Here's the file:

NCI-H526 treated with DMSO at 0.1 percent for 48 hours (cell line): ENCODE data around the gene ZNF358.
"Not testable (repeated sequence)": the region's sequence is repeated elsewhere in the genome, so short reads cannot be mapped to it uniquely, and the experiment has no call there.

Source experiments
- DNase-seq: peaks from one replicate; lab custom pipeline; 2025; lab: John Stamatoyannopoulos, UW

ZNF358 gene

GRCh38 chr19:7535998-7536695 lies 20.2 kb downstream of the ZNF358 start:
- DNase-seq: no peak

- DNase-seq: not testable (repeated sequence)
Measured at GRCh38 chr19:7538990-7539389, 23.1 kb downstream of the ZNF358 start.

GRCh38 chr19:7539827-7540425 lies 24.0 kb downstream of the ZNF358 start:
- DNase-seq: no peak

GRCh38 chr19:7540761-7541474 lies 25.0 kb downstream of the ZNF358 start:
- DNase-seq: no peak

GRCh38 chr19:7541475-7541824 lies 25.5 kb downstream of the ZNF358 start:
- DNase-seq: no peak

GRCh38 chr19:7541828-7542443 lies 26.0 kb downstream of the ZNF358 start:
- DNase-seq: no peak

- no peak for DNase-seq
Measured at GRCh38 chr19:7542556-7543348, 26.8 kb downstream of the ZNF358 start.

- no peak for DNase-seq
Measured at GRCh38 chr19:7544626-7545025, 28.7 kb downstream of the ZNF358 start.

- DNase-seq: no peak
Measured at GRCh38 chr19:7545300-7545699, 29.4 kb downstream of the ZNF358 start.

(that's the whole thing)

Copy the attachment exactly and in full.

NCI-H526 treated with DMSO at 0.1 percent for 48 hours (cell line): ENCODE data around the gene ZNF358.
"Not testable (repeated sequence)": the region's sequence is repeated elsewhere in the genome, so short reads cannot be mapped to it uniquely, and the experiment has no call there.

Source experiments
- DNase-seq: peaks from one replicate; lab custom pipeline; 2025; lab: John Stamatoyannopoulos, UW

ZNF358 gene

GRCh38 chr19:7535998-7536695 lies 20.2 kb downstream of the ZNF358 start:
- DNase-seq: no peak

- DNase-seq: not testable (repeated sequence)
Measured at GRCh38 chr19:7538990-7539389, 23.1 kb downstream of the ZNF358 start.

GRCh38 chr19:7539827-7540425 lies 24.0 kb downstream of the ZNF358 start:
- DNase-seq: no peak

GRCh38 chr19:7540761-7541474 lies 25.0 kb downstream of the ZNF358 start:
- DNase-seq: no peak

GRCh38 chr19:7541475-7541824 lies 25.5 kb downstream of the ZNF358 start:
- DNase-seq: no peak

GRCh38 chr19:7541828-7542443 lies 26.0 kb downstream of the ZNF358 start:
- DNase-seq: no peak

- no peak for DNase-seq
Measured at GRCh38 chr19:7542556-7543348, 26.8 kb downstream of the ZNF358 start.

- no peak for DNase-seq
Measured at GRCh38 chr19:7544626-7545025, 28.7 kb downstream of the ZNF358 start.

- DNase-seq: no peak
Measured at GRCh38 chr19:7545300-7545699, 29.4 kb downstream of the ZNF358 start.